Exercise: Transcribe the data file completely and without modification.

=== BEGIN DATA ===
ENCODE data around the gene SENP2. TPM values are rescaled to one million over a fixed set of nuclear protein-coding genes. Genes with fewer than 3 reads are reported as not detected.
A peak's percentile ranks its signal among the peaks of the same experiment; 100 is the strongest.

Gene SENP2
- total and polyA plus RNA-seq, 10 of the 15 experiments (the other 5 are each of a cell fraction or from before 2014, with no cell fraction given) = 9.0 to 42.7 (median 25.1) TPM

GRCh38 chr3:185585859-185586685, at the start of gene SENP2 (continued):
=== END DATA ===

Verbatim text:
ENCODE data around the gene SENP2. TPM values are rescaled to one million over a fixed set of nuclear protein-coding genes. Genes with fewer than 3 reads are reported as not detected.
A peak's percentile ranks its signal among the peaks of the same experiment; 100 is the strongest.

Gene SENP2
- total and polyA plus RNA-seq, 10 of the 15 experiments (the other 5 are each of a cell fraction or from before 2014, with no cell fraction given) = 9.0 to 42.7 (median 25.1) TPM

GRCh38 chr3:185585859-185586685, at the start of gene SENP2 (continued):